South Africa scraps finrand

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The Independent Online

in Johannesburg

South Africa yesterday abolished the financial rand, a big psychological step towards dismantling the foreign exchange controls that protected its financial system from apartheid-era sanctions.

The finrand will be replaced by a single floating rate on Monday morning, the finance ministry said. South African shares were already being marked up on foreign markets in preparation for what pundits said was a wall of money waiting to invest.

The reality will probably be more modest, and plenty of money is waiting to leave as well. One London-based banker for a large US bank said South Africa was still classified alongside other emerging markets that have been hit by a crisis of confidence after the Mexican market collapse. "It's pretty significant, even if it is more intellectual than practical at this stage," the banker said. "It does expose the market to downward sentiment. But it's good that it's over. The rumours have been causing a lot of pain."

South African exporters and businesses have been hanging on to their dollars in expectation of the move and a long-term weaker rand. But some experts think that the rand will actually strengthen in the short term.

The Reserve Bank Governor, Chris Stals, has been saying for weeks that South Africa was as ready as it ever would be to compete in international currency markets.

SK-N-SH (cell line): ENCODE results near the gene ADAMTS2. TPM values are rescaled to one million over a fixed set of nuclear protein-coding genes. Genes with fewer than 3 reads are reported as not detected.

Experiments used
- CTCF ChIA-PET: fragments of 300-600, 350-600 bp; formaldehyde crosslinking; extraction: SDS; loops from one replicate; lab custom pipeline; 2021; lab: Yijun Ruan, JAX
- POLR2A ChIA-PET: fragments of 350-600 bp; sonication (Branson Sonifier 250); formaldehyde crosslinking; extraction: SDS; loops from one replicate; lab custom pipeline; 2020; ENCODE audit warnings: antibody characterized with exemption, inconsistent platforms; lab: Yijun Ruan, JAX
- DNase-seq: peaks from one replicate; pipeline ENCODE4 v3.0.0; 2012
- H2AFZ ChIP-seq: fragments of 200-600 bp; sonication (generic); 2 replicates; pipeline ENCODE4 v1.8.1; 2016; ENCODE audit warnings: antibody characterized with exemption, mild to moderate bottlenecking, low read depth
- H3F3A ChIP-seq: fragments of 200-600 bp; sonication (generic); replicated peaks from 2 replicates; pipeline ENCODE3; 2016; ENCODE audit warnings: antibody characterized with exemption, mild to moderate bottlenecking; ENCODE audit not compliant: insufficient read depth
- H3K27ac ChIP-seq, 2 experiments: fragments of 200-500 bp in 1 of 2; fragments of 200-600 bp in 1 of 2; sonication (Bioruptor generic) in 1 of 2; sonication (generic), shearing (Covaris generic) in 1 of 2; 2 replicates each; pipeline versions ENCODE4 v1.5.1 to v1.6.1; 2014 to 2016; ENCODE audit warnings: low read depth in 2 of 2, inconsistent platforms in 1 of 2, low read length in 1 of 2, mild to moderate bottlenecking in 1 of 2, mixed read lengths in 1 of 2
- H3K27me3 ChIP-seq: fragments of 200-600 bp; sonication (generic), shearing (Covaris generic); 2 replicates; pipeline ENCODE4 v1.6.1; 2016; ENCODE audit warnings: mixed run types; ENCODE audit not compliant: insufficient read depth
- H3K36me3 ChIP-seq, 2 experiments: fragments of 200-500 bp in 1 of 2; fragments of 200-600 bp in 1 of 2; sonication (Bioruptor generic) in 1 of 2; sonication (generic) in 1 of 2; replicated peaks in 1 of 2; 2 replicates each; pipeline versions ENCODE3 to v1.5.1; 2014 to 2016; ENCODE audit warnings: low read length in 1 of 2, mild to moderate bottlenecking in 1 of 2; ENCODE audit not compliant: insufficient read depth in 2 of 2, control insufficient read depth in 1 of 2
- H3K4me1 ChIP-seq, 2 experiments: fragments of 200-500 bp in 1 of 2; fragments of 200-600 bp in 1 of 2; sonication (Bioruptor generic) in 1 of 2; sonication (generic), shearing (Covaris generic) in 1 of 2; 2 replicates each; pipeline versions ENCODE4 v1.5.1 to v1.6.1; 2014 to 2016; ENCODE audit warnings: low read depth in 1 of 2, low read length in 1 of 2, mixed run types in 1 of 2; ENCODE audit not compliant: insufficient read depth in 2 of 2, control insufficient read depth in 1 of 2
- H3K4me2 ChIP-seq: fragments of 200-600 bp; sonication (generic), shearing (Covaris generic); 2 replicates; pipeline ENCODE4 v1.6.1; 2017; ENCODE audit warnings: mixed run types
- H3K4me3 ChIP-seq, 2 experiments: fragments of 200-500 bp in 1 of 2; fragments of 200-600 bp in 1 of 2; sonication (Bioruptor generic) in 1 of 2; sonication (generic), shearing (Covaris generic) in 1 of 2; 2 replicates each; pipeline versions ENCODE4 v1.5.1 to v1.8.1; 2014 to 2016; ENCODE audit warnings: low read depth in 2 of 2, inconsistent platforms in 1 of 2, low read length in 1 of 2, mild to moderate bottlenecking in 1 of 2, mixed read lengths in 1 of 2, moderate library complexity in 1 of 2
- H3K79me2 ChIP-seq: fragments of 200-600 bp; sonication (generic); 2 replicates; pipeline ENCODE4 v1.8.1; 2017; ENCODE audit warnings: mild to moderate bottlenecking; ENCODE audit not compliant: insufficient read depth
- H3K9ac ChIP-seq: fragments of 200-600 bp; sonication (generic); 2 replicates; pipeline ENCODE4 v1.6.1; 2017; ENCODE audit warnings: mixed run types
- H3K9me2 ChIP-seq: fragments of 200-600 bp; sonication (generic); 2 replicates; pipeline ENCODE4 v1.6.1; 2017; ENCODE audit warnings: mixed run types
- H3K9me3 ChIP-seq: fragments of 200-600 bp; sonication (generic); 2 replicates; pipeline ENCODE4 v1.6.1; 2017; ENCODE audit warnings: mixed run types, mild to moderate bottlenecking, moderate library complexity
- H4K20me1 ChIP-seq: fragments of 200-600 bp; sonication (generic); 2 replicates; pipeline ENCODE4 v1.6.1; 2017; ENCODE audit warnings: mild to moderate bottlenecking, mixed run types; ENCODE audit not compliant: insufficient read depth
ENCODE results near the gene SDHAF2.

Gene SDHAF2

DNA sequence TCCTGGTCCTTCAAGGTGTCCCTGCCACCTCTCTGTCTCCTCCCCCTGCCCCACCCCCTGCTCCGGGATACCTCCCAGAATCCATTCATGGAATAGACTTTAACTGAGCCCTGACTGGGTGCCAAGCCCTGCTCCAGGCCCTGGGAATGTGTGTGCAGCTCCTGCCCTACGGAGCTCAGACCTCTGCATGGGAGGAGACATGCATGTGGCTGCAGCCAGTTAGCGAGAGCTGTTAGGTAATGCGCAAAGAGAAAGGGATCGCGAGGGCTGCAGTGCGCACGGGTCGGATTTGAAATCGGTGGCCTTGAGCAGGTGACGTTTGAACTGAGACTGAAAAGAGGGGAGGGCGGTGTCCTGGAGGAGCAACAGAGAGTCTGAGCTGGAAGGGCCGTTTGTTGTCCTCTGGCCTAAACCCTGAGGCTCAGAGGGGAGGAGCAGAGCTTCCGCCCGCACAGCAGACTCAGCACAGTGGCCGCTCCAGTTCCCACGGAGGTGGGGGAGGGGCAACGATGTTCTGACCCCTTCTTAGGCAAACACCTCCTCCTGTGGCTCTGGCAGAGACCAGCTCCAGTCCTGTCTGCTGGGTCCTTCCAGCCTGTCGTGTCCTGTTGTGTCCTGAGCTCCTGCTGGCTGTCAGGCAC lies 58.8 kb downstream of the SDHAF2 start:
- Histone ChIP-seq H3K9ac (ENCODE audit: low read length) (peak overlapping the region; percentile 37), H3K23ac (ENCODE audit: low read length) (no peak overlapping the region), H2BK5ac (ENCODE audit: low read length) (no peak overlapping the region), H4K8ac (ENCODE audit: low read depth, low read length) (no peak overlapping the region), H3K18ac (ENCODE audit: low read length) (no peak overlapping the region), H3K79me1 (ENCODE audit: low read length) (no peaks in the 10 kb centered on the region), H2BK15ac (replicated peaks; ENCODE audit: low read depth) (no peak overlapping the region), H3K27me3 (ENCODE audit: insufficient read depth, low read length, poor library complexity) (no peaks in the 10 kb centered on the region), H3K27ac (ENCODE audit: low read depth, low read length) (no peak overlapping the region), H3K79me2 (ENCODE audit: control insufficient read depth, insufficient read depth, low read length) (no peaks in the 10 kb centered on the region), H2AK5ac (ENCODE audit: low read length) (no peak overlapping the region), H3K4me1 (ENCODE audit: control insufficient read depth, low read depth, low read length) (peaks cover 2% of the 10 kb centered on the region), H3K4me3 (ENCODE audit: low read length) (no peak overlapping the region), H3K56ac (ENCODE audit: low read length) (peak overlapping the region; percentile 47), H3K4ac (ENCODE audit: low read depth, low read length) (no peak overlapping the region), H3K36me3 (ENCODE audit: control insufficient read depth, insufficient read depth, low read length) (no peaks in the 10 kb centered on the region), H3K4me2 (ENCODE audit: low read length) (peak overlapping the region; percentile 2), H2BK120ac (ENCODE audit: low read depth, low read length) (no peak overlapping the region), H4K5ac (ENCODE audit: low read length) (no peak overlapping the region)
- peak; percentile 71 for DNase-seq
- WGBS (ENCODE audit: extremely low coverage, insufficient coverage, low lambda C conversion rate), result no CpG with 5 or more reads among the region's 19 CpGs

Foreign reserves have been steadily rising, inflation is under control at under 10 per cent and South African interest rates are close to those of its main trading partners.

Reserve Bank reserves continued their strong recent recovery last month, rising 1.1bn rand to 12.37 bn rand (£2.1 bn). "The figures explain why I have been confident about scrapping the finrand," Dr Stals said.

International bankers are also impressed by the fiscal discipline of the 10-month-old government of national unity. All the signs are that next week's budget will be remain conservative, despite pressure from poor black townships for faster action on houses and jobs.

Initially, the new unitary floating exchange rate will not allow individuals to transfer money freely.